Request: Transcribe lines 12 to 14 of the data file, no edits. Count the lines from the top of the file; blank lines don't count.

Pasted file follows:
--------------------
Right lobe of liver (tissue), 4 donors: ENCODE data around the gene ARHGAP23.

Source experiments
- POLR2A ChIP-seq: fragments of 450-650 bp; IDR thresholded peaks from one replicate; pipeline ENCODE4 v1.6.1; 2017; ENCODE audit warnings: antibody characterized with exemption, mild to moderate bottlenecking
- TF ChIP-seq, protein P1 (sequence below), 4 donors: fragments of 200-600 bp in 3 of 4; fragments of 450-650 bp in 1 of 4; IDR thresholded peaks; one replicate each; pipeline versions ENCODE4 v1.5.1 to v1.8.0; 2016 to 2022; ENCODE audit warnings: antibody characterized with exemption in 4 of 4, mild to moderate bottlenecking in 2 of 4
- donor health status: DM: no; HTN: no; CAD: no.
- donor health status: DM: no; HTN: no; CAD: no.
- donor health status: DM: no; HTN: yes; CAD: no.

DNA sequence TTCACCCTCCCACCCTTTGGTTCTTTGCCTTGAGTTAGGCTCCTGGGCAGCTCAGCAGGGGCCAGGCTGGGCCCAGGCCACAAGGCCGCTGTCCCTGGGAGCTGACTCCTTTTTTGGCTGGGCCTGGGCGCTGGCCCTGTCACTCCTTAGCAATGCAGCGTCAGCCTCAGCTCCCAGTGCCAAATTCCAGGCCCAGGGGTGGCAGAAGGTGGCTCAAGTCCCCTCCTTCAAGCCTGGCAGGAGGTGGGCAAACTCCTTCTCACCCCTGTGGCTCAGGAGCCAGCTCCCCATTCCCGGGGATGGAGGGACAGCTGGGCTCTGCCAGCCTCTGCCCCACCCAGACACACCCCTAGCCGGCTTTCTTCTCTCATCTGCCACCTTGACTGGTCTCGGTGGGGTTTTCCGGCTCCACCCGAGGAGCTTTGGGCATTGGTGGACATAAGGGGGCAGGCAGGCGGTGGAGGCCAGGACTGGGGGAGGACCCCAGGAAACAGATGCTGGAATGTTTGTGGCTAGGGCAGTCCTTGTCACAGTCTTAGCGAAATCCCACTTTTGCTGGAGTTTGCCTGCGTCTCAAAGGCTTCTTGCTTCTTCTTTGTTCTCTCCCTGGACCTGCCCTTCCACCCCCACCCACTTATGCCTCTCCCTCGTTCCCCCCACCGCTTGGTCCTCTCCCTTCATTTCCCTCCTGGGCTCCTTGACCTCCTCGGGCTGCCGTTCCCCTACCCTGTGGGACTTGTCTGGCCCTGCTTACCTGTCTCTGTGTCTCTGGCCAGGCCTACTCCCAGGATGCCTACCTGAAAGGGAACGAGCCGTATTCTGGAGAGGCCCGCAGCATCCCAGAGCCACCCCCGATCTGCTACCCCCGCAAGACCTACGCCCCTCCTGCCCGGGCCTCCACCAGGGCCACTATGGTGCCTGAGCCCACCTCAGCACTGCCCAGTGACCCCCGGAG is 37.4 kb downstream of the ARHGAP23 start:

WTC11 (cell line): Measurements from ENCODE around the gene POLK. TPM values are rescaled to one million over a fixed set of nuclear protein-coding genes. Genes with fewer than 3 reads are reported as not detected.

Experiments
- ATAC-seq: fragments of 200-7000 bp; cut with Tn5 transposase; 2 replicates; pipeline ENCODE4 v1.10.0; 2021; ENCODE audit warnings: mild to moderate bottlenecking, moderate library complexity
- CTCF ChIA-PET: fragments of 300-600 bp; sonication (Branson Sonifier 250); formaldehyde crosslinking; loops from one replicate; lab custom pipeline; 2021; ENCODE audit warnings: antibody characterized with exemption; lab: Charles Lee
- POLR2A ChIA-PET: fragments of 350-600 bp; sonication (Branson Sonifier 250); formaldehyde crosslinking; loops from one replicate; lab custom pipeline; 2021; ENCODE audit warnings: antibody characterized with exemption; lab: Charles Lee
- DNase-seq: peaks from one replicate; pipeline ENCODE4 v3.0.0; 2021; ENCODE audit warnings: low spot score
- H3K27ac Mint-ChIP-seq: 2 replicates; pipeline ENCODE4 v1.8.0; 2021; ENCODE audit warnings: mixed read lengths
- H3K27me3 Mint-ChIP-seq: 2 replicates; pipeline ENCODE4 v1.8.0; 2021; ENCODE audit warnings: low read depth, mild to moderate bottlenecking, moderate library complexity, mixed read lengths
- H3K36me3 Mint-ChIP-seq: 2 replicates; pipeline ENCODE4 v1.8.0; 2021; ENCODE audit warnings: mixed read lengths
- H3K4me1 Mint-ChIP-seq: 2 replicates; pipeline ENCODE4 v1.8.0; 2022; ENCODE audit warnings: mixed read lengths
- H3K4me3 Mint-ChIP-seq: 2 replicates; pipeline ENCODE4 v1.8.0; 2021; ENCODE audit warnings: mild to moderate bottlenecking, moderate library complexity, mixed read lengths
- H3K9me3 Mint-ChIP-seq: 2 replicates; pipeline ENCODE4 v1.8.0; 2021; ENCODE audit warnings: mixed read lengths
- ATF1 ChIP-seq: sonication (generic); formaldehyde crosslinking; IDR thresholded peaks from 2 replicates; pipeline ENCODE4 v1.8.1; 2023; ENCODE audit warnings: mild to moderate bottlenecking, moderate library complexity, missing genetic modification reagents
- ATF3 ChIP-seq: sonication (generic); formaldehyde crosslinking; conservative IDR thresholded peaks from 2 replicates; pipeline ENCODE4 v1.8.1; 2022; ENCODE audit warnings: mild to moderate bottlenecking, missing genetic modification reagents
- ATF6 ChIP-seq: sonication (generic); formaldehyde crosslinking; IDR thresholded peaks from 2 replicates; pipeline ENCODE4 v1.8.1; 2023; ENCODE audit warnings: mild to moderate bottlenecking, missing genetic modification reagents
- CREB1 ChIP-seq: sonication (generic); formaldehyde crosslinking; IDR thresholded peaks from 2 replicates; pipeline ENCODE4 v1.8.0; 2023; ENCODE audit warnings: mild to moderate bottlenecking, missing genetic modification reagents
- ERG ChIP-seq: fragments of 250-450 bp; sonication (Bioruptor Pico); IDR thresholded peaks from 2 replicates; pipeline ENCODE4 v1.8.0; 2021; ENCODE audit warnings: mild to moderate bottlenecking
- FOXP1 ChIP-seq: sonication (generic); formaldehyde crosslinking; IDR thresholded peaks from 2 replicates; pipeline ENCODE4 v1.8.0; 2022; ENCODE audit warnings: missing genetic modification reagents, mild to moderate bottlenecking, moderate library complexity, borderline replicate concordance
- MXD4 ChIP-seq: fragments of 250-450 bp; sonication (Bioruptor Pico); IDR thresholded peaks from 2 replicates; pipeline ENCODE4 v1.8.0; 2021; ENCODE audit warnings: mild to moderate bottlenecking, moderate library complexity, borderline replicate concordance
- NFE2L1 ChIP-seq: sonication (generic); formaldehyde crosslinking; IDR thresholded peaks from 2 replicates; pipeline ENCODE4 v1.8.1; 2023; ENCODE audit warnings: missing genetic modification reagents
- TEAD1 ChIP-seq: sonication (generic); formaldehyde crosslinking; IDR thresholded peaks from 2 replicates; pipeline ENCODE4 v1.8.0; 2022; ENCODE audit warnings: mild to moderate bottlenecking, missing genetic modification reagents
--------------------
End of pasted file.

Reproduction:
- CTCF ChIA-PET: fragments of 300-600 bp; sonication (Branson Sonifier 250); formaldehyde crosslinking; loops from one replicate; lab custom pipeline; 2021; ENCODE audit warnings: antibody characterized with exemption; lab: Charles Lee
- POLR2A ChIA-PET: fragments of 350-600 bp; sonication (Branson Sonifier 250); formaldehyde crosslinking; loops from one replicate; lab custom pipeline; 2021; ENCODE audit warnings: antibody characterized with exemption; lab: Charles Lee
- DNase-seq: peaks from one replicate; pipeline ENCODE4 v3.0.0; 2021; ENCODE audit warnings: low spot score